“The result is something that actually looks a lot more like ISIS, and not like Martin Luther King Jr., Gandhi, or any other pacifist movement. And if we don’t admit that to ourselves, we shouldn’t then be surprised that people who have the benefit of a Western education, and all the economic opportunity that one could need, get up one day and decide: I’m going to fight these guys, and kill apostates, because I want to get into paradise.”
When challenged, Harris qualifies that poverty, bad economics, and lack of education combined also form “a huge problem.” And, he says, beyond the religious differences “there are certainly legitimate grievances that some Muslims have, which could be solved politically. And that is certainly going on in the Israeli-Palestinian conflict.
‘We know there are many people who are sick of living in apartheid conditions in places like Gaza. But it’s all mingled with religiosity’
“And we know there are many people who are sick of living in apartheid conditions in places like Gaza. But it’s all mingled with religiosity, which is what you see going on with the Islamic state,” Harris says.
Harris doesn’t agree, however, that poverty creates violence of the magnitude seen from jihadists.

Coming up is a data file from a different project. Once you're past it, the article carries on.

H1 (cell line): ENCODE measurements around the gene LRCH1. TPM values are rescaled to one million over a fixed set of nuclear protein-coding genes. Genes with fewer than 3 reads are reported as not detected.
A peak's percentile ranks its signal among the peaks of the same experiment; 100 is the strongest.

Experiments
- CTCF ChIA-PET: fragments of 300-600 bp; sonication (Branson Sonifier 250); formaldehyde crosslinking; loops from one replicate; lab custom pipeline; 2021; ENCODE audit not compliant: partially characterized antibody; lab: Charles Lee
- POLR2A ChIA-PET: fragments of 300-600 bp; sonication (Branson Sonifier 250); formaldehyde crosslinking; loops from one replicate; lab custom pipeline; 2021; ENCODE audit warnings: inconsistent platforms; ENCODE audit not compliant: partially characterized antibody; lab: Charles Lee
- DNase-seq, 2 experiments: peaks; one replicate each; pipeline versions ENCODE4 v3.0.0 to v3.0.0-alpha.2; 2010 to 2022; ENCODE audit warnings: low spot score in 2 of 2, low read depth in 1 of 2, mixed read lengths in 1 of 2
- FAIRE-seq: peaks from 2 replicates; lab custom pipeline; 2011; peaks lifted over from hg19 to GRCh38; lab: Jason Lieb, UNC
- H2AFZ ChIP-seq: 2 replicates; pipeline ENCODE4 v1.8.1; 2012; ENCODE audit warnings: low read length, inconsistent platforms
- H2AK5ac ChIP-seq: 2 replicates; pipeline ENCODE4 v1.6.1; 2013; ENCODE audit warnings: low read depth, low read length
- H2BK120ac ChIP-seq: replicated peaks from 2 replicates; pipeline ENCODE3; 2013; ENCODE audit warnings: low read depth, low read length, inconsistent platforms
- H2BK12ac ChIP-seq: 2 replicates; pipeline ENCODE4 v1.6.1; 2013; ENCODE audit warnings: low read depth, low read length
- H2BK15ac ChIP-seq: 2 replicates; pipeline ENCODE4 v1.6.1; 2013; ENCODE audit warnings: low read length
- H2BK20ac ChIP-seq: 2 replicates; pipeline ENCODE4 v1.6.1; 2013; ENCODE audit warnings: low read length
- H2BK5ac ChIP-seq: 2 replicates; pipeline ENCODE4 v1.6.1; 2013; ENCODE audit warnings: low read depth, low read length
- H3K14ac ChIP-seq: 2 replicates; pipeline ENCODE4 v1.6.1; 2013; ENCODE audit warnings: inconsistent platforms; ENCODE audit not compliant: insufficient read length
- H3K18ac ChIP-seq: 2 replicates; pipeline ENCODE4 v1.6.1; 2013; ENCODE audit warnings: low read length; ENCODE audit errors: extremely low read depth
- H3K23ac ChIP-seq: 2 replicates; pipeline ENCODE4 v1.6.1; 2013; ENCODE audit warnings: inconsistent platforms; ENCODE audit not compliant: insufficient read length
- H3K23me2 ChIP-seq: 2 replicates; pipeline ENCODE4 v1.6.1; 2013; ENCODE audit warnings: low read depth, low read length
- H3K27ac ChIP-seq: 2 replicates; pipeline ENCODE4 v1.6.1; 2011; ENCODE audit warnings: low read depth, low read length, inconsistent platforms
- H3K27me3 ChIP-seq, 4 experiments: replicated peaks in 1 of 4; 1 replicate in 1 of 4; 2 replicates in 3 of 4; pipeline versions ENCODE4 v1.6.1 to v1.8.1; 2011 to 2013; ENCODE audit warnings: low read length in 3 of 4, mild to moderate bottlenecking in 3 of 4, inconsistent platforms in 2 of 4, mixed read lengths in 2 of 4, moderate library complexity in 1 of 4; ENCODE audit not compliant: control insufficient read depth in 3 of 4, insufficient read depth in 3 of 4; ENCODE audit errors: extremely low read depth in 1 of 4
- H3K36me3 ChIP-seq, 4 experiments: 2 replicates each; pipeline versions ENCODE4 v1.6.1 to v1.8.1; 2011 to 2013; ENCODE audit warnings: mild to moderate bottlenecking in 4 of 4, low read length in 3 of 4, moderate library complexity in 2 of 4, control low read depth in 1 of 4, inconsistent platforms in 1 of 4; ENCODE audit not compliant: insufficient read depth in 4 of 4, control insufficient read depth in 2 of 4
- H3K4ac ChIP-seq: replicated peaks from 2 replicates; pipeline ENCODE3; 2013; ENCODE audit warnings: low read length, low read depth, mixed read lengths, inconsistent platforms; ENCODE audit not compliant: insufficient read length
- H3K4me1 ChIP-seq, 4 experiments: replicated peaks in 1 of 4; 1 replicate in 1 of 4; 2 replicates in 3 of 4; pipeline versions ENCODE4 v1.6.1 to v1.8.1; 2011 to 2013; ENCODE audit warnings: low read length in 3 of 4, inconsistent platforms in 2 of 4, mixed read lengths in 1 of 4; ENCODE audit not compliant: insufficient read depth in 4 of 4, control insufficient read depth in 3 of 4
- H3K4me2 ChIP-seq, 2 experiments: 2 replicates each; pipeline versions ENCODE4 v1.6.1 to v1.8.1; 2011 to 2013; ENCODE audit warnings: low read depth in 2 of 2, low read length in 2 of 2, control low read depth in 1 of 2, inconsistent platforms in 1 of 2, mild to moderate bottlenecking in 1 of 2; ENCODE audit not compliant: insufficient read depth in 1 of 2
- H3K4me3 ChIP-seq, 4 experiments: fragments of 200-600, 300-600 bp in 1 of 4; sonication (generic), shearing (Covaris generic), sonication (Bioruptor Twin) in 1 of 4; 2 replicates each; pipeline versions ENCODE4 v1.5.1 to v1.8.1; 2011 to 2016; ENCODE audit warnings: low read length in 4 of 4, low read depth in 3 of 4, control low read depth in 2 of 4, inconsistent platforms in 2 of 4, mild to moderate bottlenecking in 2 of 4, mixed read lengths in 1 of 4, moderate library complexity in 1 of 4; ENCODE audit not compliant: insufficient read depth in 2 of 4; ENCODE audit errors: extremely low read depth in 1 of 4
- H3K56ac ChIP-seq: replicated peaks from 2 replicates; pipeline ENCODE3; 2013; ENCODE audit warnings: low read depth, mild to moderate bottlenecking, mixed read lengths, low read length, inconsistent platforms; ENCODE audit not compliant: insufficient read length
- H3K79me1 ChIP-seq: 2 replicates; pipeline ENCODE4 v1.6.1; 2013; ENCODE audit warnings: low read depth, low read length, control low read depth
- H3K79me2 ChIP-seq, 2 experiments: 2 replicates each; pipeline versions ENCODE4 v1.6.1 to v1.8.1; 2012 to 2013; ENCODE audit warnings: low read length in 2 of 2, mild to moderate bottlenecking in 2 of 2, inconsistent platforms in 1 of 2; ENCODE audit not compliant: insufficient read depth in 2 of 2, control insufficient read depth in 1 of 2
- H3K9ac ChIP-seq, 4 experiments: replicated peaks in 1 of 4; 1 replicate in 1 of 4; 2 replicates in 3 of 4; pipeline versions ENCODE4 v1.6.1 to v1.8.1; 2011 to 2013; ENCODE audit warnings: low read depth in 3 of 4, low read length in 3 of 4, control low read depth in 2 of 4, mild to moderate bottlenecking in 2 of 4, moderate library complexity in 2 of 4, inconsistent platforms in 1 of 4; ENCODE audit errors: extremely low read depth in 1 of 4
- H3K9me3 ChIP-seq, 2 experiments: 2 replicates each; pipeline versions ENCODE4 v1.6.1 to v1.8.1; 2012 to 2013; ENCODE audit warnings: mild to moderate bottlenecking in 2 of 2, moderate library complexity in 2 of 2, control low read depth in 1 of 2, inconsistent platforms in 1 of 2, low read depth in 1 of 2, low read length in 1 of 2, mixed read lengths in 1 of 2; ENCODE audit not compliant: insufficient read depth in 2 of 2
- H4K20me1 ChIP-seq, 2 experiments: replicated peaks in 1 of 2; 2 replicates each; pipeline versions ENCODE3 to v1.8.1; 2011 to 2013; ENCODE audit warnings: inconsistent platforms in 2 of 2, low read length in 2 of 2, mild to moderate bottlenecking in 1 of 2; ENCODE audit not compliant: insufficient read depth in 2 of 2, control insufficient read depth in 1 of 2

“I mean you have equally poor people in other places, and you can’t find any suicide bombers there. Essentially you have people who are willing to die for their religious beliefs in all of these organizations,” he says.
Harris is asked: If it was possible to draw up a chart documenting on a scale of one to ten the different sects of Islamic fundamentalism — with ISIS at the top, as the worst possible brand of it — would the levels of violence dissipate for those organizations who don’t see the fusing of politics and theology together as a sign of divine intervention?
“Well there are degradations to this madness,” Harris nods his head in agreement.
“And Hamas is practically moderate in comparison to ISIS. But that is a measure of how terrifyingly deranged ISIS are.”
Harris wants to make it abundantly clear, however, lest there be any confusion, that Hamas is not a moderate organization.
“It is an explicitly genocidal organization,” says Harris. “Hamas are effectively Nazis in their orientation. And they were popularly elected [in Palestine]. Now I am not saying that all Palestinians have a genocidal view of Israel. But many do. And the Koran encourages that: It’s based on the prophecy that history will not be fulfilled until all the Jews are eradicated.”
But aren’t there perfectly rational Palestinians who just want to live in peace and attempt to negotiate a credible two-state solution?
“Of course there are,” Harris responds.
‘As long as there are people who are fighting a cosmic war, to spread the one true faith, this conflict is not going to stop’
“And you have to try and empower these people. But as long as there are people who are fighting a cosmic war, to spread the one true faith — whether it is on a local or a global level — this conflict is not going to stop.”
“You can call this idea Islamism, Muslim extremism, Islamic terrorism, but the main point is this: it’s Islamic to the core. We [in the West] are not at war with generic extremism. We are at war with a death cult that is animated by a 7th-century approach to Islam.”